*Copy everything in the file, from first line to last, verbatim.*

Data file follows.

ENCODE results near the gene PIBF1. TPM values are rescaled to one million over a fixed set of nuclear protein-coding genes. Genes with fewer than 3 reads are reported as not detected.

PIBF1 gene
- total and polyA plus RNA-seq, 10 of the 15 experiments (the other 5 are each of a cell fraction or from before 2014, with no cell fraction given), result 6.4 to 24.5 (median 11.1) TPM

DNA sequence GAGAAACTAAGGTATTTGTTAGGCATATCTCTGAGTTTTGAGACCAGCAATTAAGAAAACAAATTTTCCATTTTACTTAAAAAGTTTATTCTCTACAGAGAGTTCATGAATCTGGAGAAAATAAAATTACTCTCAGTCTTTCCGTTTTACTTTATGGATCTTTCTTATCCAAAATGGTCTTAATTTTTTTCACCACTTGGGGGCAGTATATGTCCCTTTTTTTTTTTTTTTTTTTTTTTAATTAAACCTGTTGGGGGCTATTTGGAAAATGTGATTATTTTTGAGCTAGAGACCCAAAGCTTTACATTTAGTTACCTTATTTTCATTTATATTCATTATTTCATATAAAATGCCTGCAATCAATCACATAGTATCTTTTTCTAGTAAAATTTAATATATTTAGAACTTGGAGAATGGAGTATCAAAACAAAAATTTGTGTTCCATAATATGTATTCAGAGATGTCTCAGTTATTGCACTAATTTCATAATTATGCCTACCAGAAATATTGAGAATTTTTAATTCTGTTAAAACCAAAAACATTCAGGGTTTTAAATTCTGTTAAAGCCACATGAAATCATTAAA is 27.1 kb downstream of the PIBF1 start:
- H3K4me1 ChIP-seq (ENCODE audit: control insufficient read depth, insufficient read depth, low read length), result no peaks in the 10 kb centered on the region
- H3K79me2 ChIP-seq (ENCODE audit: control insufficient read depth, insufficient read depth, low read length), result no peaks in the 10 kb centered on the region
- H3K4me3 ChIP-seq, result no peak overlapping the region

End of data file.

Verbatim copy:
ENCODE results near the gene PIBF1. TPM values are rescaled to one million over a fixed set of nuclear protein-coding genes. Genes with fewer than 3 reads are reported as not detected.

PIBF1 gene
- total and polyA plus RNA-seq, 10 of the 15 experiments (the other 5 are each of a cell fraction or from before 2014, with no cell fraction given), result 6.4 to 24.5 (median 11.1) TPM

DNA sequence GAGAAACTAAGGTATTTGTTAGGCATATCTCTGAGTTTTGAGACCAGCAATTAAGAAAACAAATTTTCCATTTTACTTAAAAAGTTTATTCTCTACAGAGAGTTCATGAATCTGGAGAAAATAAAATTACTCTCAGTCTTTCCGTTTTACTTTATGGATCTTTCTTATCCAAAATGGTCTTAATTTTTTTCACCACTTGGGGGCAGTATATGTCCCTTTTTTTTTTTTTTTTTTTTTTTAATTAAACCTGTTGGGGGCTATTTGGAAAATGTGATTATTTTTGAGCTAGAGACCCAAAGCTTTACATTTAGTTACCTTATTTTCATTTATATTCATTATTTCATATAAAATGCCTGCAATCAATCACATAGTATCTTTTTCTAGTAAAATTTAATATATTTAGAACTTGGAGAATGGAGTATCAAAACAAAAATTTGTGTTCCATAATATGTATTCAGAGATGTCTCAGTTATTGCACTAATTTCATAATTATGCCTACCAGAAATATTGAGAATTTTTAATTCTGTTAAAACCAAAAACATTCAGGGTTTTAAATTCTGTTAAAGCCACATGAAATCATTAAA is 27.1 kb downstream of the PIBF1 start:
- H3K4me1 ChIP-seq (ENCODE audit: control insufficient read depth, insufficient read depth, low read length), result no peaks in the 10 kb centered on the region
- H3K79me2 ChIP-seq (ENCODE audit: control insufficient read depth, insufficient read depth, low read length), result no peaks in the 10 kb centered on the region
- H3K4me3 ChIP-seq, result no peak overlapping the region